What’s wrong with orphanages? (Part 3)

March 15, 2016

Last week, we began addressing some of the issues inherent in institutional orphanages around the world in preparation of our conversation of what a best practice framework for orphan care communities looks like.

Before we can go deeper into our discussion of issues with institutional orphanages or begin exploring a framework for best practices, however, we need to cover one more thing. Some people involved in the orphan care conversation object to the possibility of best practices for orphan care communities because they believe orphan care communities simply cannot provide excellent care and should not be permitted to exist anywhere.

While I appreciate and agree with the heart behind that position – i.e., every child needs a permanent, legal family to love him or her and most orphan care communities cannot provide such a high level of care for every child – the “immediately close all orphanages” position lacks a grounding in the harsh and unfortunate reality that we live in a very broken world and not every orphan will have relatives or an adoptive family to love him or her in the foreseeable future.

I fully agree that orphan care communities are imperfect measures that pale in comparison to permanent, legal families, and that we need to work continually towards providing such families for every single orphan.  However, I also recognize that orphan care communities are necessary at this time as a stop-gap measure until we wisely and properly implement the ideal solutions (which very well may not be in our lifetimes).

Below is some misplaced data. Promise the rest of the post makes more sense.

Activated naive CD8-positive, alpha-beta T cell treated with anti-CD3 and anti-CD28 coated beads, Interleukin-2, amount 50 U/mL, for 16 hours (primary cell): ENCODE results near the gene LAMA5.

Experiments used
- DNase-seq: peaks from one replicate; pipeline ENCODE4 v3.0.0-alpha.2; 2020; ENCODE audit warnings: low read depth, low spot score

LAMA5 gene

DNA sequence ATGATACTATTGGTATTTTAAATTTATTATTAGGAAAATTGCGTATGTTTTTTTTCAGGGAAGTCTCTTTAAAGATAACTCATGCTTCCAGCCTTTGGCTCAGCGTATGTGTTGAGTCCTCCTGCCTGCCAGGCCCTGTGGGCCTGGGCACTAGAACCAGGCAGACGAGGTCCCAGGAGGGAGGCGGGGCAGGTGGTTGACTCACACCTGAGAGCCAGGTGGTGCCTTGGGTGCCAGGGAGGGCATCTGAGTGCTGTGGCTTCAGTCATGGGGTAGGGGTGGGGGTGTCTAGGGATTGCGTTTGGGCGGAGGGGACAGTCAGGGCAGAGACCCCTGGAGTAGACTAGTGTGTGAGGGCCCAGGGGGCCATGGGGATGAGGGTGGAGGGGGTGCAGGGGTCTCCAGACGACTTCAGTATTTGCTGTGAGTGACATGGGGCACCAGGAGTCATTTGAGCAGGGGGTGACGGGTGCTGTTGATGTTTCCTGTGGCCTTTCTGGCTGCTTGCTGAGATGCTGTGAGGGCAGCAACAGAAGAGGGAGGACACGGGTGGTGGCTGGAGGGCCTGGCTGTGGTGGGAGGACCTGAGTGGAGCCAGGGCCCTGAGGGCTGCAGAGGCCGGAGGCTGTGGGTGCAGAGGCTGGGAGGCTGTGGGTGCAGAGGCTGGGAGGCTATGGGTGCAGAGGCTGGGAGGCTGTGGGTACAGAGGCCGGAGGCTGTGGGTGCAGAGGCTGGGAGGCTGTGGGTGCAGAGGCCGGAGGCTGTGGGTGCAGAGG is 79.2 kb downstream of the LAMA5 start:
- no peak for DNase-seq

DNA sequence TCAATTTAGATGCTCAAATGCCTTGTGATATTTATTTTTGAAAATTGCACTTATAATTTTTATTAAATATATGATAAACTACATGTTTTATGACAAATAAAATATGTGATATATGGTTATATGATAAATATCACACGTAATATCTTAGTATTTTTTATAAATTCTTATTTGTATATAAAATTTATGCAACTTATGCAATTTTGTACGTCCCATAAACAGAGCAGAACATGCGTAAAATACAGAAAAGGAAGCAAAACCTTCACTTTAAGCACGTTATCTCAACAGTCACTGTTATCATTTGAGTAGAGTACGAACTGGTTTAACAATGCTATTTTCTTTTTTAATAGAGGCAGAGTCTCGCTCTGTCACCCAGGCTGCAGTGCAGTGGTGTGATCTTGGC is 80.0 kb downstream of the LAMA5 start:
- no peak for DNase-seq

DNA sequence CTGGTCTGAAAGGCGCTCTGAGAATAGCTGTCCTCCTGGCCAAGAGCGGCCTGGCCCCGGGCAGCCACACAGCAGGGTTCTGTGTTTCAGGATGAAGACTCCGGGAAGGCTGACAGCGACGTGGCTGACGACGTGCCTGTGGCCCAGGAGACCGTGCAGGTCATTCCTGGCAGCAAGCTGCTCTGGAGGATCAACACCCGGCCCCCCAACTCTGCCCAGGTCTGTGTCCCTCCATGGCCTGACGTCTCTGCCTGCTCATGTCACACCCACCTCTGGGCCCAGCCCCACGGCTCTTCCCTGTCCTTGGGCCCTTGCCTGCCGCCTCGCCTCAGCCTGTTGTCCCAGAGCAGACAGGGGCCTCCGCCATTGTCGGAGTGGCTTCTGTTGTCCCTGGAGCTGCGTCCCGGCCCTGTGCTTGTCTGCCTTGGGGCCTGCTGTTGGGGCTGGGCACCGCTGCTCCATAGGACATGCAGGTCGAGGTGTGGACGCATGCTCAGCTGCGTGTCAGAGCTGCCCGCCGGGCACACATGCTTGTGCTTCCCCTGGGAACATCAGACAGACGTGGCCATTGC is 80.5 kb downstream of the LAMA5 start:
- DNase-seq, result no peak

As Jedd Medefind, President of Christian Alliance for Orphans, states in CAFO’s White Paper on Understanding Orphan Statistics:

God intended the family as the essential environment for children.  We believe the ideal outcome for every orphan is to know the love and nurture of a permanent family.  Our world’s brokenness at times makes this goal unattainable.  Thus, alternate forms of care are sometimes necessary.  This reality calls us to affirm two seemingly opposing truths at the same time.  First, that amidst the deeply painful and complex situations facing orphans around the globe, there are times when care outside of permanent family may be the best that can be attained.  This can be especially true in countries in which war, disease or other factors have done great harm to the fabric of society. . . . Second, that the need for triage measures should not obscure the ideal or diminish our pursuit of [the ideal solution].

Ultimately, through the book project seeking to develop a best practice framework for orphan care communities, we begin in our common reality and seek to answer this question: “While holding onto the permanent, legal family as ideal and constantly working toward that ideal, how can we develop orphan care communities with as much excellence and best practice as possible?

Be a part of the conversation and help us to answer this question.

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